The Irish Potato Famine and Charles Trevelyan
The British did not cause what we know as the Irish Potato Famine, which affected potatoes across the continent of Europe as well as Ireland. It was caused by a potato blight that destroyed the potato crops. But the starvation in Ireland and the deaths which resulted from the famine were wholly preventable and the British Empire did little or nothing to prevent it other than assign a man with a near-psychotic hatred of the Irish in general and the poor in particular, Charles Trevelyan to direct their policy. As the rate of deaths from the famine were nearing their peak, the man tasked with providing aid to the suffering wrote to Lord Monteagle that the famine was an “effective mechanism for reducing surplus population.”
In 1845, the year the famine began, Ireland was part of the United Kingdom of Great Britain and Ireland. For several decades Ireland had grappled with poverty and unemployment in its cities, and though there was ample Irish representation in the British Parliament, few workable solutions to the Irish problem were proposed. Irish resentment of the British, and British contempt for the Irish, was palpable. Most of the Irish, 80% of whom were Catholics, lived as tenant farmers on estates owned by absentee landlords, who used middlemen to collect their rents.
The crops the tenant farmers grew were for export and the profits went to the landlords. They were allowed to grow a few crops for themselves and their families, and the potato was one crop favored for this due to its yield and, unlike wheat, the fact that it could be used without further processing. When the potato crops failed they were left with no food, little money, and spent their days working crops which would provide no food for themselves. In response to the famine, the British government attempted to provide aid to these tenant farmers by removing tariffs on grain to lower the price of bread (the Corn Laws). This act led to the fall of the British government and the new government adopted the attitude of laissez-faire towards the crisis.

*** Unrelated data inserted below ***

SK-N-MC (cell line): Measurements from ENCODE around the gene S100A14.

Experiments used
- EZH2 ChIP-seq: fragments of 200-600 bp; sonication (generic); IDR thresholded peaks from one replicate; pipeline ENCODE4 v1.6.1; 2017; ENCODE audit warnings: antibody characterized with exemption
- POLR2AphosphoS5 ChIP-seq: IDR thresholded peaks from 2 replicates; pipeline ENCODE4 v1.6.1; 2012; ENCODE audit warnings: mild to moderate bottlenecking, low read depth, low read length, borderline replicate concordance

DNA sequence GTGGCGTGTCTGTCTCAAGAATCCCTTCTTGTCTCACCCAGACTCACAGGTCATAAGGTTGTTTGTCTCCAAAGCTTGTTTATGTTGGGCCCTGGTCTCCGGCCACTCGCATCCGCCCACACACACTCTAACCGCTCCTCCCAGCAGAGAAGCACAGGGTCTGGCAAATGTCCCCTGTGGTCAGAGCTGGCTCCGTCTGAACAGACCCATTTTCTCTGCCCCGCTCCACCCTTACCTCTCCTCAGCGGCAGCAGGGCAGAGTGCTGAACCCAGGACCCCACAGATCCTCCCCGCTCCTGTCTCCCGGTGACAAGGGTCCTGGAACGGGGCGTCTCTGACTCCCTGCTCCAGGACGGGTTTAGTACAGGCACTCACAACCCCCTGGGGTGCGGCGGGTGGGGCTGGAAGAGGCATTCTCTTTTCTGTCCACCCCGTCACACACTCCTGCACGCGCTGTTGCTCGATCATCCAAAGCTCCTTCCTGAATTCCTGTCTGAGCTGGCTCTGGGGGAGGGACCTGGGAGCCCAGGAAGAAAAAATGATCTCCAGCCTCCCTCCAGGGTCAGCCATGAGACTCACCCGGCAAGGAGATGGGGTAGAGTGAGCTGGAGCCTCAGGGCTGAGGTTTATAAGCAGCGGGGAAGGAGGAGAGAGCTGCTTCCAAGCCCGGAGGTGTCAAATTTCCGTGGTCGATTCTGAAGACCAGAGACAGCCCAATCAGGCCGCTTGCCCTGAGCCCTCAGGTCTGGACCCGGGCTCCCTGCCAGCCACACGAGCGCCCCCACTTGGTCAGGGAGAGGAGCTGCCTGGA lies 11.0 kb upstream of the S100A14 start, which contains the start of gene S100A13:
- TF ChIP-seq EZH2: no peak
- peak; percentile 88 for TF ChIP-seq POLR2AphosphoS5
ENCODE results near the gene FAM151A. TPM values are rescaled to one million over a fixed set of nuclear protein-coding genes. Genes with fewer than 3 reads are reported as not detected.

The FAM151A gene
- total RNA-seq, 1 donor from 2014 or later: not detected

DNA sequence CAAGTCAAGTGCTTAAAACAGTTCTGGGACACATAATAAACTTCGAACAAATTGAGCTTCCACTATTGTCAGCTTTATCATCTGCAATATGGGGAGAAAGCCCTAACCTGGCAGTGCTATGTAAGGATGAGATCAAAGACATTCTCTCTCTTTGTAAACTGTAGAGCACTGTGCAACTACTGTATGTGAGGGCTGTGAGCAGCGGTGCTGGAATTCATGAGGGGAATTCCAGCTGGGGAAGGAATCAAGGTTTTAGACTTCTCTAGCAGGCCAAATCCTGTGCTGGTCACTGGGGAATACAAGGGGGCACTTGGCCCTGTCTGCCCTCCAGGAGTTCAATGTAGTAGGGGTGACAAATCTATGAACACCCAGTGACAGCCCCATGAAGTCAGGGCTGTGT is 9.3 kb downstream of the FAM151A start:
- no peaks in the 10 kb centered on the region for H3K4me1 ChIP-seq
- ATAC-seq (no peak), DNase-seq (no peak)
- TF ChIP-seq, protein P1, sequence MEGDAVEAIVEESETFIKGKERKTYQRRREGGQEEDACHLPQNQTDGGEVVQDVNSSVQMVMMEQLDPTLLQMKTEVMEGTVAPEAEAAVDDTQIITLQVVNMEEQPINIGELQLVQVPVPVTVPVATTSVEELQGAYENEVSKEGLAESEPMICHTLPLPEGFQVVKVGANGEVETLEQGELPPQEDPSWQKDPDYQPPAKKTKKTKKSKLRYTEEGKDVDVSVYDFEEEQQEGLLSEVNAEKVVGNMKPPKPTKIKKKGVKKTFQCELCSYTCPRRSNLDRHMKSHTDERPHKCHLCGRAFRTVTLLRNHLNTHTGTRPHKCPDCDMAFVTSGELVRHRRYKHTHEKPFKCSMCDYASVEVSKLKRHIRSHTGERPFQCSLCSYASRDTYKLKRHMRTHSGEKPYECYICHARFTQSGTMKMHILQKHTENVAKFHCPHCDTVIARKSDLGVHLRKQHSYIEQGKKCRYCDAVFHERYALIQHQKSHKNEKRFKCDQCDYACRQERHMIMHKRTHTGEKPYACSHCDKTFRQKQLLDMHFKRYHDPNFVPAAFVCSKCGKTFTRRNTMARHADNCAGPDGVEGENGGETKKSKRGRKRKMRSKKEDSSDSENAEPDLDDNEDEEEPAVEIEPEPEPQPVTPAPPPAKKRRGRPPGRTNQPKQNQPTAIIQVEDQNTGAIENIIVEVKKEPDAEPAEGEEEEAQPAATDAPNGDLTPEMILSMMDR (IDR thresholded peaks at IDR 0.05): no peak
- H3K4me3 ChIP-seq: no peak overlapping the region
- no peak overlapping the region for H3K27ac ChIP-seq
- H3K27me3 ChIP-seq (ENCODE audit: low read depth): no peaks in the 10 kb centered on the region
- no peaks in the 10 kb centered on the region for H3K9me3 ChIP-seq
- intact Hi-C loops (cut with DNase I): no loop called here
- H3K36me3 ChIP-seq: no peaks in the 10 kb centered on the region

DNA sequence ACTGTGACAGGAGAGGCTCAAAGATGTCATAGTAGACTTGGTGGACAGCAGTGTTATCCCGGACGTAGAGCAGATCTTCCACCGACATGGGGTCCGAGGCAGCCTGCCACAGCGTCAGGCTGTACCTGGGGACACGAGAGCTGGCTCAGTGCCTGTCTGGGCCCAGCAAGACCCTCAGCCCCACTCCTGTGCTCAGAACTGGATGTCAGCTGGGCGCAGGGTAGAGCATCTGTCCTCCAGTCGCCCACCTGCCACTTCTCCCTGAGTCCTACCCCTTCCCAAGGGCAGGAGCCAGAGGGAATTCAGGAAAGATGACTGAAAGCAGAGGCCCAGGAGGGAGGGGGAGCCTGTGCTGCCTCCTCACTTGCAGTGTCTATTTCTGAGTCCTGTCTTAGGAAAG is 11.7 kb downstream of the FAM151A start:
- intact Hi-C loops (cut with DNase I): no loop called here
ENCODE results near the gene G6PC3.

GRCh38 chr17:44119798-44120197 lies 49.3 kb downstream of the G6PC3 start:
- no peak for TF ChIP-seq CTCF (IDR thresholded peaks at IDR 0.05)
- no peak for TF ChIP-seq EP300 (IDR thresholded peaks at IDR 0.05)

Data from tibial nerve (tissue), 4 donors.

Charles Trevelyan was assigned to administer the new government’s response to the famine. Trevelyan believed that the famine was, “the judgment of God…to teach the Irish a lesson”, and did little to provide help to the starving. What aid was sent to Ireland from the British Government and from British and other charities around the world was his responsibility to distribute, and he delayed the delivery as much as possible or tied its distribution to labor requirements. In 1847 Parliament passed the Irish Poor Laws, which established both workhouses and soup kitchens.
As it would do later in India, the export of food from Ireland during famine reached new heights as the Irish people starved. In the case of the starving Irish, the food they grew for the profit of the landowners was too expensive for them to purchase. At a minimum, the famine led to over a million deaths and over that number of Irish emigrated, many to the United States and Canada. In 1860 one of the founders of the Young Ireland Movement wrote, “The Almighty, indeed, sent the potato blight, but the English created the famine.”